US Navy and Missile Defense Agency Megawatt Lasers by 2023-2024

In 2018, the US Navy and Missile Defense Agency had targeted demonstrating megawatt lasers by 2023-2024. The US Army recently had an announcement of a contract for 250-300 kilowatt lasers on a large truck by 2024.

This means that four container-sized laser power systems could be combined on a Navy ship or at a Missile Defense base for a megawatt laser.

A large US Army truck is the same size as a shipping container. A mobile 250-kilowatt laser has all of the power, fuel and electronics for module that could be used for a megawatt laser. It is trivial for four smaller lasers can combine their beams.

There is a recent update to a congressional report on military lasers.

An 300-600 kilowatt laser would be able to shoot for a marginal cost of less than one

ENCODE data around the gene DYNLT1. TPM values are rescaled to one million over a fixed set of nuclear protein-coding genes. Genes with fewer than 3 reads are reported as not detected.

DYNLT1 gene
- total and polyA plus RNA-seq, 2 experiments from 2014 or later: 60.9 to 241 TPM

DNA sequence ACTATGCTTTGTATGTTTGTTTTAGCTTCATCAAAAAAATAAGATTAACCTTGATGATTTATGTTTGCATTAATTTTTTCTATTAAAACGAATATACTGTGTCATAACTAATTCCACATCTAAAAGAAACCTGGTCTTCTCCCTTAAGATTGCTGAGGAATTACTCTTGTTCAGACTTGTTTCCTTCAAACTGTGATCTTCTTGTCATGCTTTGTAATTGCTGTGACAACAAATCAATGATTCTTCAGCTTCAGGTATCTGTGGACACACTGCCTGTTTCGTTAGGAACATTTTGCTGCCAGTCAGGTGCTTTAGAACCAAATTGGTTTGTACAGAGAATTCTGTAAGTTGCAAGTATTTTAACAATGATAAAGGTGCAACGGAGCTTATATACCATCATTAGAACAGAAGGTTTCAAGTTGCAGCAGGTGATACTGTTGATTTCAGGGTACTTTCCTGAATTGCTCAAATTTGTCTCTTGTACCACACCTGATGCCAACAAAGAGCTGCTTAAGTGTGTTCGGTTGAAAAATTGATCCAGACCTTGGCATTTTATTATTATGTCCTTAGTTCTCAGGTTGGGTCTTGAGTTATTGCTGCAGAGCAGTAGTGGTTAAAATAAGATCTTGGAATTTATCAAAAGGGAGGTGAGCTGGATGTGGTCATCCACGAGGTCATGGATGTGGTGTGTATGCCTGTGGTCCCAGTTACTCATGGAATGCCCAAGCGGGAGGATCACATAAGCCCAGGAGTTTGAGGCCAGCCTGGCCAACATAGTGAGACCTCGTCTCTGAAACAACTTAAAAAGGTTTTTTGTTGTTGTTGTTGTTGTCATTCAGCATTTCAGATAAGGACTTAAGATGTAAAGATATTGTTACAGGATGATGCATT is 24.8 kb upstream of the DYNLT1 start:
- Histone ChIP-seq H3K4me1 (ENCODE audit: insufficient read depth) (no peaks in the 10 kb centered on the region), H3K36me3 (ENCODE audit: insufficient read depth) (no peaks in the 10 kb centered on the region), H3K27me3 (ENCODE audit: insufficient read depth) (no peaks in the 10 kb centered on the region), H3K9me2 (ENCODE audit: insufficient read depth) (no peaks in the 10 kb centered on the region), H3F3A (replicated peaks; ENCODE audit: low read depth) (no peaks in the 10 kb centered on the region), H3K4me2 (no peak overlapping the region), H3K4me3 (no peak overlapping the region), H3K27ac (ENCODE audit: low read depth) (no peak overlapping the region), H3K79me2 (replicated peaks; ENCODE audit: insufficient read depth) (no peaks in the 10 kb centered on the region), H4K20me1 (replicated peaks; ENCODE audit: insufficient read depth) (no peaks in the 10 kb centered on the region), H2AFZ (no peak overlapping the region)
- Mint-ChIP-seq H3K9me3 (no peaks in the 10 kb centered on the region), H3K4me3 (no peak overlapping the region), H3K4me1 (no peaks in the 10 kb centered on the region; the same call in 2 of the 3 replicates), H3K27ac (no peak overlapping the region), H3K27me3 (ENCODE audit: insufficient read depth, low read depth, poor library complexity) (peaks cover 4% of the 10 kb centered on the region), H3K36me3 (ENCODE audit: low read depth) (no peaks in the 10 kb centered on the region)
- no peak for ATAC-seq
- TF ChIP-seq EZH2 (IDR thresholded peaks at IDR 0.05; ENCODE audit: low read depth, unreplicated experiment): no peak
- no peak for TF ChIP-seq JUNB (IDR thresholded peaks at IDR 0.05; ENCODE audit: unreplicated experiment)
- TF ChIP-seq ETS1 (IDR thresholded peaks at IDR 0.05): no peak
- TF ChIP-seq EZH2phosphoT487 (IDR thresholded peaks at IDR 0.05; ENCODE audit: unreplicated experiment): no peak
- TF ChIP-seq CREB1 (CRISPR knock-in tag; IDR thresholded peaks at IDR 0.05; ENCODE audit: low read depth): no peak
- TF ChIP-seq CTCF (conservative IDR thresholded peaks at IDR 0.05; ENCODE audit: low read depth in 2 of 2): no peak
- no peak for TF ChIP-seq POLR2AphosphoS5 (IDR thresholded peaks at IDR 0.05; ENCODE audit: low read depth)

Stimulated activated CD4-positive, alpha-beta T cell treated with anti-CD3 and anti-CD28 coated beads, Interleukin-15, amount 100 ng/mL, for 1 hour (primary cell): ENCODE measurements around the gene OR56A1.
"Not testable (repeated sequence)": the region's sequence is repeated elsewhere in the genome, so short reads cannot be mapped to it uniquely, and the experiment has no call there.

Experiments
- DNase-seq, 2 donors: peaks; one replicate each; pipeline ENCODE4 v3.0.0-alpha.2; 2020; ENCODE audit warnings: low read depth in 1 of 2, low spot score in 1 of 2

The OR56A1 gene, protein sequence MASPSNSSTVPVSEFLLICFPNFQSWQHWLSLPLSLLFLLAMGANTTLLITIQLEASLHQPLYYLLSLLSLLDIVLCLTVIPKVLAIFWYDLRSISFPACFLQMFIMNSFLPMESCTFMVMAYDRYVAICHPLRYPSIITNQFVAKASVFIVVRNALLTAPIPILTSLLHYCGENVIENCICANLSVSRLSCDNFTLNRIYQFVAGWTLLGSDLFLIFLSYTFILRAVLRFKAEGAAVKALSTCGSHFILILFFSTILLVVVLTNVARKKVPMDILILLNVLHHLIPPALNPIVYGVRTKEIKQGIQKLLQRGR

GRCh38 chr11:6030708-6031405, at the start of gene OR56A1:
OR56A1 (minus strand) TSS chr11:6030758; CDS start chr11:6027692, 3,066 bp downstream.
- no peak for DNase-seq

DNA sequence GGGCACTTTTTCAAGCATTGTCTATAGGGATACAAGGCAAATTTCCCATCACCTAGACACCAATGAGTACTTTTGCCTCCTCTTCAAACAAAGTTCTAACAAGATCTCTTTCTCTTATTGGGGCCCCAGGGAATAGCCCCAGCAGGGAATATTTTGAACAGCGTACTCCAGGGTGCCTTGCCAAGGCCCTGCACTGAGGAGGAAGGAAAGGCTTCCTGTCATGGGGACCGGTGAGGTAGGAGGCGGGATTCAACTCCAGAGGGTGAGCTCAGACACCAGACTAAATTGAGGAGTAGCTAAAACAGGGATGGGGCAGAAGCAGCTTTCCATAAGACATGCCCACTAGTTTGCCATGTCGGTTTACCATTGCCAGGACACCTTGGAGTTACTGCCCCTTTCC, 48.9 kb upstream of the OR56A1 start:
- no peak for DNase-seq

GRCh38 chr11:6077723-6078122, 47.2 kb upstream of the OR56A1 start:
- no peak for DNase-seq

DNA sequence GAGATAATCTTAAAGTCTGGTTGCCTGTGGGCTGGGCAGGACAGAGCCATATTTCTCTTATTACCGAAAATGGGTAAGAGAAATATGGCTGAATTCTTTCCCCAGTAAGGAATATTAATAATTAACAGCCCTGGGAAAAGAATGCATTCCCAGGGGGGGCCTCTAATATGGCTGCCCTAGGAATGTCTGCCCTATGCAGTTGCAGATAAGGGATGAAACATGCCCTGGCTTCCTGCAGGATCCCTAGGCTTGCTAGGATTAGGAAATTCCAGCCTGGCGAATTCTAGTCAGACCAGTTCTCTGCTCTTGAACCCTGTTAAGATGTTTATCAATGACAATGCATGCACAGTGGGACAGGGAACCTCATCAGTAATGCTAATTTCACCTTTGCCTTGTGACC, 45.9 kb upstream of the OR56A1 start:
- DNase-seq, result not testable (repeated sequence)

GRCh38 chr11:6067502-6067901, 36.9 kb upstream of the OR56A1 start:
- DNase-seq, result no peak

dollar per shot (which is the cost of the fuel needed to generate the electricity
used in the shot) and would replace $85,000 or more expensive anti-missile missiles.

Three new ship-based weapons being developed by the Navy—solid state lasers (SSLs), the electromagnetic railgun (EMRG), and the gun-launched guided projectile (GLGP), also known as the hypervelocity projectile (HVP)—could substantially improve the ability of Navy surface ships to defend themselves against surface craft, unmanned aerial vehicles (UAVs), and eventually antiship cruise missiles (ASCMs).

The Navy has been developing SSLs for several years, and in 2014 installed on a Navy ship a
prototype SSL called the Laser Weapon System (LaWS) that was capable of countering surface
craft and UAVs. The Navy is now developing SSLs with improved capability for countering
surface craft and UAVs, and eventually a capability for countering ASCMs. Navy efforts to